Cost Matters - How Much Lower 401(k) Fees Can Increase Savings

There are few industries where the phrase “you get what you pay for” is less applicable than the 401(k) industry. Equally competent 401(k) providers can charge dramatically different fees for comparable administration services and investments. This variability is a big problem for employers – who have a fiduciary responsibility to protect the interests of plan participants by paying only “reasonable” 401(k) fees. Employers that fail to meet their responsibility can be personally liable for restoring participant losses due to excessive fees.

Why does this fiduciary responsibility exist? Because cost matters a LOT when saving for retirement. When 401(k) fees are paid from plan assets, they reduce the investment returns of plan participants dollar-for-dollar. The missed compound interest on these losses can cost a participant hundreds of thousands of dollars in retirement.

Given the erosive effect of 401(k) fees, I recommend employers keep their amount a minimum. In other words, not settle for “reasonable.” Every dollar not paid by their plan means more money accruing compound interest for participants. How much these savings can increase the future value of participant accounts can be shocking.

Cost Matters When Saving for Retirement

Jack Bogle - the founder of the fund company Vanguard – is an idol of mine. I cannot think another person who has done more to help the average American save for retirement than him.

Bogle's guiding principle was simple: costs matter. Fees reduce investment returns, so their amount should be kept to a minimum to maximize the power of compound interest over time.

How Much Lower Fees Can Increase Savings

To demonstrate how much cost matters when saving for a retirement, see the table below. It shows how much Employee Fiduciary lowered the “all-in” fee (administration fees + investment expenses) of the 104 small business plans from our latest 401(k) fee study and how much the annual savings would increase a hypothetical participant’s account balance at retirement age. The following assumptions were used:

Current age

30

Retirement age

65

Current balance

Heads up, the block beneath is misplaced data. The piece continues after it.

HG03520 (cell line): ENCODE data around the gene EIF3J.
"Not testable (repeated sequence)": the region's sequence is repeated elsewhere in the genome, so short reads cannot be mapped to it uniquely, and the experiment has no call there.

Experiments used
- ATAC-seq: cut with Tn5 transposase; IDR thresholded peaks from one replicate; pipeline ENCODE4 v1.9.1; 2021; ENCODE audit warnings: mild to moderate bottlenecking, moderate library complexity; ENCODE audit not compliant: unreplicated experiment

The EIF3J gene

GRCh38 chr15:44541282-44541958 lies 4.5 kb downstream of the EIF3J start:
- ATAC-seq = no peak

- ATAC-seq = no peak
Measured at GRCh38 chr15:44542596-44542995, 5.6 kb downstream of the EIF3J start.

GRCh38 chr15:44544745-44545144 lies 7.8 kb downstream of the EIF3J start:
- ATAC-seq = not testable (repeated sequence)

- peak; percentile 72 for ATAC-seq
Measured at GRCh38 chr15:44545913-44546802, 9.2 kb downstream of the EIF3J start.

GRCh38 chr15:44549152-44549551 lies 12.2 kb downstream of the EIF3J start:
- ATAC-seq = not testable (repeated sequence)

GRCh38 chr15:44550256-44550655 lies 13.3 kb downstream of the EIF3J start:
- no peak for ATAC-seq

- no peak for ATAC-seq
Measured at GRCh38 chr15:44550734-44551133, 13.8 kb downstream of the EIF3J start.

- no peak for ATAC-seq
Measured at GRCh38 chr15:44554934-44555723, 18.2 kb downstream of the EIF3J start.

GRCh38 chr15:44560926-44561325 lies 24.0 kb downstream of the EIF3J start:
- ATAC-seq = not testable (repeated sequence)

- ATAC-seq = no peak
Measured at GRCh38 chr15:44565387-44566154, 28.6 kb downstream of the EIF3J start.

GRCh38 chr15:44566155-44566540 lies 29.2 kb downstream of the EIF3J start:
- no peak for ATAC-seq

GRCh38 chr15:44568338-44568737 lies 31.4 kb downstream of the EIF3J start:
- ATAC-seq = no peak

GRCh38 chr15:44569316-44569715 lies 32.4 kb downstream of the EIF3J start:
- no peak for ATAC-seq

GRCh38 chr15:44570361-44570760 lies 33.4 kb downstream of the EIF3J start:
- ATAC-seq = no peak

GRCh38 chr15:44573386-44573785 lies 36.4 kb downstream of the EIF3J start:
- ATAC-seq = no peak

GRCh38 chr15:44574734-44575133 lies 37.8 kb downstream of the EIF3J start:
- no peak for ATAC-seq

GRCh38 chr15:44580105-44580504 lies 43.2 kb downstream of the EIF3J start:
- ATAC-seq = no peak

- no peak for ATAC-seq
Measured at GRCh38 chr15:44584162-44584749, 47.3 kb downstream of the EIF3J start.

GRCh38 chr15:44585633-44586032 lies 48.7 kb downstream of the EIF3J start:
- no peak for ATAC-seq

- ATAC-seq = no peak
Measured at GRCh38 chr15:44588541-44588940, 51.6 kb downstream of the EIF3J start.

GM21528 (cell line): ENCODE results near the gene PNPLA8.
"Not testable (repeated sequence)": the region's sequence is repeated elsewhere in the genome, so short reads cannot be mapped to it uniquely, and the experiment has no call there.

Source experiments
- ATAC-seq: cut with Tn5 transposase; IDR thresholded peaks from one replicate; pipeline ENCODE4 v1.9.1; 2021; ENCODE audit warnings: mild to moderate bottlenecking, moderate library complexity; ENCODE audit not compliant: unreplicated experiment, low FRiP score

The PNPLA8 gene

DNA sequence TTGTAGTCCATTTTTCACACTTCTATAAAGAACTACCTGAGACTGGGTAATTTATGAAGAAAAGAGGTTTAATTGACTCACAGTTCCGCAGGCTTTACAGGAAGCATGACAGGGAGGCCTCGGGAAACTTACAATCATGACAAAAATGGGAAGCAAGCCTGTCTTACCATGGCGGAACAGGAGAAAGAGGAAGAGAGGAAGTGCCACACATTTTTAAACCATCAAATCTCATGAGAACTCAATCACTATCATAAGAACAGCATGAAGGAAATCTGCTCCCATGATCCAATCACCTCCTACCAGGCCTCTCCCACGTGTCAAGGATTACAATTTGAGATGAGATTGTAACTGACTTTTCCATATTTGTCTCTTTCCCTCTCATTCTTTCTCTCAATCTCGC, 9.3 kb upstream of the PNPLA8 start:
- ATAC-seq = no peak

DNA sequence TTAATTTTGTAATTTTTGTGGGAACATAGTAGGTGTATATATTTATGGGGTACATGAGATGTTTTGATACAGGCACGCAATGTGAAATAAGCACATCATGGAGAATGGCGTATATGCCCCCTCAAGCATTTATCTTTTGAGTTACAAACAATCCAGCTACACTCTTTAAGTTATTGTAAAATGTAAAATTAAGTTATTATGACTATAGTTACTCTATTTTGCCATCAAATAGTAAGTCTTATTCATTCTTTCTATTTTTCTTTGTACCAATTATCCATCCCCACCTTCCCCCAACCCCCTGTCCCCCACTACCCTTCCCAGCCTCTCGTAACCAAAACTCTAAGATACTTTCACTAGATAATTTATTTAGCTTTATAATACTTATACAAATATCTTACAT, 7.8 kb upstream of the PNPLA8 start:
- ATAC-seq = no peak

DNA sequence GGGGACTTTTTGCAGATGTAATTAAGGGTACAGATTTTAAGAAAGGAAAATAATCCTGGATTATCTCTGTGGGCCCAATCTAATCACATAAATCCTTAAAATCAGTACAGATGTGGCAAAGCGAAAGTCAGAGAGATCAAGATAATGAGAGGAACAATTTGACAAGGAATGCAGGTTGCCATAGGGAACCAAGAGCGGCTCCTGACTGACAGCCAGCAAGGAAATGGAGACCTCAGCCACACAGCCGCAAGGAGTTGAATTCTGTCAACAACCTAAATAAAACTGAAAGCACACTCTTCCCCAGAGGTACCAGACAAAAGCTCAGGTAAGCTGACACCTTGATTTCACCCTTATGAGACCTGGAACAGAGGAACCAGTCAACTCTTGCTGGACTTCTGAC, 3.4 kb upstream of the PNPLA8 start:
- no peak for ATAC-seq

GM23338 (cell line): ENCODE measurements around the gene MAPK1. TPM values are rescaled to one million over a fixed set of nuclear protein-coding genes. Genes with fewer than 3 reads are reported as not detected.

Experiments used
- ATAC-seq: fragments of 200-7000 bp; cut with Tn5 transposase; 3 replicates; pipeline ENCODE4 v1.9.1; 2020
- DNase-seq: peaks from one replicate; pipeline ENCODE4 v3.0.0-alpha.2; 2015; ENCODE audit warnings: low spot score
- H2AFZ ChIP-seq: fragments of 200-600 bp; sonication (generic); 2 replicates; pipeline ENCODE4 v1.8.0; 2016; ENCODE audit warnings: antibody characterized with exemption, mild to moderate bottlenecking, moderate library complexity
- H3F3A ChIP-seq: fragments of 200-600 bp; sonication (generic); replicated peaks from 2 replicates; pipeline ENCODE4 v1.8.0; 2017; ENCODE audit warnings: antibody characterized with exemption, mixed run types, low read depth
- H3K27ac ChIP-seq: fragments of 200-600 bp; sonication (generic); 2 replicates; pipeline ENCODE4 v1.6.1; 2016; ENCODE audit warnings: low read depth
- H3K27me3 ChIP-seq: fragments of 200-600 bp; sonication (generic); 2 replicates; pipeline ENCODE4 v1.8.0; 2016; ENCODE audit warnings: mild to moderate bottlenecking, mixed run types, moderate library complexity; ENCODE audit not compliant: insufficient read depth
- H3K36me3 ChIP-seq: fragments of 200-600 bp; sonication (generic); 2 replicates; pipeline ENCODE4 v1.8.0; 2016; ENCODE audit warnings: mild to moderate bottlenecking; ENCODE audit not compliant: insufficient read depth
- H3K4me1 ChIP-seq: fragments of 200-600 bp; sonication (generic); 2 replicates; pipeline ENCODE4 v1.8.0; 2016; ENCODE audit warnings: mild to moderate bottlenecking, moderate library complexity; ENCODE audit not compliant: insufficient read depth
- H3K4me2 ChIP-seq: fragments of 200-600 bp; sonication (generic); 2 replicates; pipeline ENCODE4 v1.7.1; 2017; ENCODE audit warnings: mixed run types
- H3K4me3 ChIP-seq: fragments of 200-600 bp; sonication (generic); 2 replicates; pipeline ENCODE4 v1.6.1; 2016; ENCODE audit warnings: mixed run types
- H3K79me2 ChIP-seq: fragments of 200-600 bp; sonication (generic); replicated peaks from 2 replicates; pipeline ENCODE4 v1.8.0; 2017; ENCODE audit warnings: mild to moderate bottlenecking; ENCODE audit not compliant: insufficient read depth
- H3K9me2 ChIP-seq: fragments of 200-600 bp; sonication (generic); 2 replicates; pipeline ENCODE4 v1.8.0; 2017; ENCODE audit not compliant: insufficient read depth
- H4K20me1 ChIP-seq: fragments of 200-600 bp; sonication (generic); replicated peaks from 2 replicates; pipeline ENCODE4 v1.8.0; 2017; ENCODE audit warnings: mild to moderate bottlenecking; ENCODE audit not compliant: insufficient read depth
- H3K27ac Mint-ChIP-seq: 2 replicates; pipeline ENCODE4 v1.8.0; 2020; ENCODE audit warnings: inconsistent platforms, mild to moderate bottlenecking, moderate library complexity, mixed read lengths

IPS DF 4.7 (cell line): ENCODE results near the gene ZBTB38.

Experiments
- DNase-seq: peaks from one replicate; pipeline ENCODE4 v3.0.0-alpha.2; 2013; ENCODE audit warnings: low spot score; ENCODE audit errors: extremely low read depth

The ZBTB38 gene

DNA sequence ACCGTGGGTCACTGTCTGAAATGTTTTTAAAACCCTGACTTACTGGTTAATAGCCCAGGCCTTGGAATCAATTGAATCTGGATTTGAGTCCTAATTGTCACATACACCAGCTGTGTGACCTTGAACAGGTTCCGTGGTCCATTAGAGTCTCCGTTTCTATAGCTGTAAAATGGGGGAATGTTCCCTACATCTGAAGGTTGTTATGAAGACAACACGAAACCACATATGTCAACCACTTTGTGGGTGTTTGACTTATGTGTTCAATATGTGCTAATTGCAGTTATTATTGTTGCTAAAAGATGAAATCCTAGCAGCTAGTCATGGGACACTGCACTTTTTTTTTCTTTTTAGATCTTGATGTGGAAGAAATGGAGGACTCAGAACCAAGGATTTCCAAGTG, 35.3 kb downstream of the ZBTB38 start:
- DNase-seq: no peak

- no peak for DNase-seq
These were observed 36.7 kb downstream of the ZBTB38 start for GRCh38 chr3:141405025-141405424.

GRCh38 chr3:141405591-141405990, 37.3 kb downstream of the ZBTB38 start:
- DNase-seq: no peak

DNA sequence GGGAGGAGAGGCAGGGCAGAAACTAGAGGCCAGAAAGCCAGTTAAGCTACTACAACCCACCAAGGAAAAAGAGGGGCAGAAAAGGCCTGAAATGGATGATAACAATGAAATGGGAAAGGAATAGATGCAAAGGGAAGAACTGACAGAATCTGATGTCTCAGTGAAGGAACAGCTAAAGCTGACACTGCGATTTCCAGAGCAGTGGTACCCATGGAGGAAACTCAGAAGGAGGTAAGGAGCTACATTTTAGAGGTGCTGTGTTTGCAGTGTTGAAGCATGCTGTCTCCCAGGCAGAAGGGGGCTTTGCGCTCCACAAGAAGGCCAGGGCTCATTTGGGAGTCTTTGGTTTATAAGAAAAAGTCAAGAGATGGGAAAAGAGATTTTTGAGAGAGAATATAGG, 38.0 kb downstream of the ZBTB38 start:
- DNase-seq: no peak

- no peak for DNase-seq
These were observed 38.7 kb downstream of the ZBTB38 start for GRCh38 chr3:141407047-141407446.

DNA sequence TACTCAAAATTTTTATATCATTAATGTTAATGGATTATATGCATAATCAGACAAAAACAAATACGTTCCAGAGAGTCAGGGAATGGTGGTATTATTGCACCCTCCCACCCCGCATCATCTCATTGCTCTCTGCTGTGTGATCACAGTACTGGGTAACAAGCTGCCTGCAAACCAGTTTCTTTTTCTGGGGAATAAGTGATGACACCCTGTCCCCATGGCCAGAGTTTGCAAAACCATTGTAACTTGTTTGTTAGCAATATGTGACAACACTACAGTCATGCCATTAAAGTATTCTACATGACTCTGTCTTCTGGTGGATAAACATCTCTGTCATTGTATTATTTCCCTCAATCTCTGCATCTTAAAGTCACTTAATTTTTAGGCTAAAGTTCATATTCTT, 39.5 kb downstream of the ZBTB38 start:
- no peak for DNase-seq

$50,000

Annual contributions

$10,000

Interest rate

7%

Compounding periods

Daily

Provider

Parts(1)

Assets(1)

Provider All-In(2)

Retirement Balance

EF All-In(2)

Retirement Balance

Additional Savings

ADP

23

$583,215

1.56%

$1,386,955

0.49%

$1,834,272

$447,317

Alerus

24

$2,098,716

0.90%

$1,645,743

0.27%

$1,944,483

$298,739

American Funds

14

$444,087

1.74%

$1,322,972

0.54%

$1,809,824

$486,852

American National

11

$1,542,542

1.92%

$1,264,119

0.30%

$1,931,088

$666,969

Ameritas

10

$713,342

1.80%

$1,301,448

0.41%

$1,873,535

$572,088

Ascensus

16

$1,293,503

0.94%

$1,625,761

0.32%

$1,919,511

$293,750

Aspire

17

$869,876

1.31%

$1,478,066

0.38%

$1,887,355

$409,289

AXA

43

$2,508,235

0.97%

$1,615,638

0.28%

$1,938,412

$322,774

CUNA

30

$1,420,521

0.80%

$1,690,111

0.30%

$1,926,768

$236,657

Empower

15

$2,238,643

1.06%

$1,577,536

0.27%

$1,945,649

$368,113

Fidelity

29

$2,741,477

0.93%

$1,633,809

0.26%

$1,947,710

$313,901

Guideline

34

$196,057

1.97%

$1,247,491

0.97%

$1,613,281

$365,790

John Hancock

25

$1,889,738

1.23%

$1,508,677

0.28%

$1,938,351

$429,674

Lincoln

21

$2,841,065

1.09%

$1,567,098

0.25%

$1,954,255

$387,156

LT Trust

14

$834,435

0.42%

$1,868,194

0.35%

$1,903,609

$35,414

MassMutual

21

$684,923

1.86%

$1,281,769

0.44%

$1,860,448

$578,679

Mutual of Omaha

14

$2,668,746

1.20%

$1,521,182

0.26%

$1,952,467

$431,284

Nationwide

12

$564,615

1.97%

$1,247,452

0.46%

$1,846,034

$598,582

OneAmerica

16

$2,068,204

1.06%

$1,579,127

0.27%

$1,943,933

$364,806

PAi

37

$1,345,444

0.37%

$1,895,101

0.31%

$1,925,431

$30,330

Paychex

28

$1,077,421

0.93%

$1,632,239

0.36%

$1,896,367

$264,128

PCS

9

$568,276

1.90%

$1,269,438

0.43%

$1,861,555

$592,117

Principal

15

$822,751

1.49%

$1,411,312

0.38%

$1,887,592

$476,280

Sentinel Benefits

18

$758,973

1.06%

$1,578,688

0.40%

$1,879,876

$301,188

Sentry Life

20

$732,388

1.71%

$1,334,095

0.40%

$1,876,275

$542,180

ShareBuilder

12

$506,111

1.15%

$1,540,934

0.50%

$1,830,982

$290,048

T. Rowe Price

91

$4,950,881

0.60%

$1,782,126

0.27%

$1,946,682

$164,556

Transamerica

52

$812,311

1.03%

$1,588,908

0.46%

$1,845,916

$257,008

Ubiquity

21

$684,690

0.44%

$1,858,218

0.38%

$1,889,578

$31,360

Vanguard

12

$146,033

2.71%

$1,037,669

1.21%

$1,517,291

$479,623

Voya

17

$2,096,929

1.42%

$1,437,176

0.27%

$1,944,451

$507,275

Average

22

$1,207,267

1.18%

$1,529,926

0.33%

$1,912,307

$382,380

(1)Average of plans.

(2)Weighted average of plans based on assets.

The Lesson – Shopping Can Make Retirement More Affordable!

It can be tempting to buy a 401(k) plan from a provider you see on TV or giving into a salesperson sent by your company’s payroll provider. After all, shopping for a 401(k) plan is not going to make anybody’s list of fun things to do – most business owners just want the chore off their plate.

However, choosing the “path of least resistance” can often lead to an overpriced 401(k) plan. As our latest 401(k) fees study shows, the fees for small business 401(k) plans can vary dramatically. Taking the time to find a low-priced provider can make retirement much more affordable for plan participants down the line. Employers should settle for no less.